Hemp grows more popular in area
COLLBRAN — Roughly double the attendees compared to last year flocked to the third-annual Hemp on the Slope event at the Salt Creek Hemp Co. ranch on Saturday, an increase in popularity that mirrors the uptick in hemp growing across Colorado.
The state's industrial hemp program manager, Maureen West, told the crowd that her office has received about 1,000 applications from hopeful hemp growers so far this year and more are coming in, which is double last year's amount.
Those in the hemp industry expect it will only keep growing as gray areas of the law are clarified and changed to make the agricultural crop fully legal in the eyes of the federal government.
Though hemp is technically cannabis, in the same family as marijuana, it doesn't have the same psychoactive properties as marijuana and can only contain a fraction of the substance in marijuana that gets users "high." Hemp farmers rely on growing techniques and reliable genetics to choose strains of the plant that are less likely to have high levels of THC, tetrahydrocannabinol, the substance responsible for that psychoactive effect.
Proponents value hemp for its versatility — its oils can be extracted for nutritional supplements, cosmetics and topical uses. Its fiber can be transformed to fabric or rope, and its inner stem can be used for building material.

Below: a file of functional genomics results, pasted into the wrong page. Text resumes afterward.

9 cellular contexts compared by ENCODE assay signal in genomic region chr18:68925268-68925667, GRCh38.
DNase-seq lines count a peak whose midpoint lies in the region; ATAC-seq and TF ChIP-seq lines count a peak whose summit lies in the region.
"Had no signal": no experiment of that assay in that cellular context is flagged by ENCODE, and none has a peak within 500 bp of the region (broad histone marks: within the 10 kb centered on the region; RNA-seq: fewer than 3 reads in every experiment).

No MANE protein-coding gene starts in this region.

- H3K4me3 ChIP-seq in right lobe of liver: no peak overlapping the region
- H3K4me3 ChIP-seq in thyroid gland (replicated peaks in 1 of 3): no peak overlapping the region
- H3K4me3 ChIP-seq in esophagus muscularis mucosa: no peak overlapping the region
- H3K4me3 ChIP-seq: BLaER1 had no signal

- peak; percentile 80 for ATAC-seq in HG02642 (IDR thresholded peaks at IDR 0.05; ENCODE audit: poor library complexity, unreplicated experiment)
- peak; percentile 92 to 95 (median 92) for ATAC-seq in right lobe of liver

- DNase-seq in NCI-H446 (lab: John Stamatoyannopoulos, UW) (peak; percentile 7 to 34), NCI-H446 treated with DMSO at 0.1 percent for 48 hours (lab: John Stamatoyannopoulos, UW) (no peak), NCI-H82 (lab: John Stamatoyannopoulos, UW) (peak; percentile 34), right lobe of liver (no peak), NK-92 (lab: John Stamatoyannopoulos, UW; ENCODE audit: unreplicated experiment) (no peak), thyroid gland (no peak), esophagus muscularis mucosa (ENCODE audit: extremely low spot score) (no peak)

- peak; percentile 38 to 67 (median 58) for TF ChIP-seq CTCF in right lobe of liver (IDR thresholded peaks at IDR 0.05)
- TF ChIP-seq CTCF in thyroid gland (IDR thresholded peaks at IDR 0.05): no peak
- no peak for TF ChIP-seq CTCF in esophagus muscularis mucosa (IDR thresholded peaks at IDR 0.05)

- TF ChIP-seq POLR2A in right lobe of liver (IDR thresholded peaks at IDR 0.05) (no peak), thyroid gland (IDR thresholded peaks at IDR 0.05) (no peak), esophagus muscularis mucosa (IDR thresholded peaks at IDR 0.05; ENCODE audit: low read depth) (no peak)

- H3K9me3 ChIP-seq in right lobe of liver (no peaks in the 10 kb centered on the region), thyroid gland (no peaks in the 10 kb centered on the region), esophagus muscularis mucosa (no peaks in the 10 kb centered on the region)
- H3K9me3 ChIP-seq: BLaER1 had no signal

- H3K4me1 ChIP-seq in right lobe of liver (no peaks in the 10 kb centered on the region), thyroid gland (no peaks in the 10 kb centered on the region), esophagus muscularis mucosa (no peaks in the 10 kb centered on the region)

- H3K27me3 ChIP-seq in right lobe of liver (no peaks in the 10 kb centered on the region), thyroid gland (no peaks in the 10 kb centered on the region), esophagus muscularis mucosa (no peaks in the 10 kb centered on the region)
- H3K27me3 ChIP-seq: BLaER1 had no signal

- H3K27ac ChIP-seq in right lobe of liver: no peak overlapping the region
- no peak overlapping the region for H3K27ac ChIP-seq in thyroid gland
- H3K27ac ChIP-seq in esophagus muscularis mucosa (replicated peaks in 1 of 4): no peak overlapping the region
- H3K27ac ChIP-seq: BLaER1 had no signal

However, there are still conflicts among how the farmers see hemp, how the state regulates it and how the federal government treats it — in many cases, it's treated the same as marijuana.
Though it has been legal to grow what's defined as "industrial hemp" since 2014 in Colorado, some of the kinks are still being worked out in the industry. Those that still remain are difficulties with banking and quirks with taxes that don't allow growers to deduct operating expenses like other farming operations would be allowed to do.
One issue growers hope is resolved soon is the problem of not being able to insure their crops, as programs for crop insurance are available through the federal government, which could be fixed if the current version of the Farm Bill passes. It was approved overwhelmingly in the U.S. Senate last month.
Many conversations surrounded the potential for the industry if the Farm Bill is adopted by Congress this year. The current version includes provisions from Senate Majority Leader Mitch McConnell of Kentucky that would legalize the cultivation, processing and sale of industrial hemp. McConnell's home state is a leader in the hemp industry, as is Colorado.
Many attendees were familiar faces from last year and shared war stories of hurdles they've overcome as industry pioneers — from grasshopper infestations to problems with processing, harvesting and cultivating.
The grand finale to the day was a demonstration of a hemp-harvesting machine built by Bish Enterprises of Giltner, Nebraska, in which a crowd gathered in a hemp field at the ranch to witness the event. The machine, attached to the side of a John Deere tractor, cut off each hemp plant's stem at its base and ferried it up a conveyor system to a person standing behind the cab of the tractor, who grabbed each plant and threw it in a truck driving alongside the tractor.
The crowd clapped and cheered at the demonstration, impressed with a machine specialized for their industry, in which most growers have been using expensive, back-breaking and time-consuming hand-labor for harvest.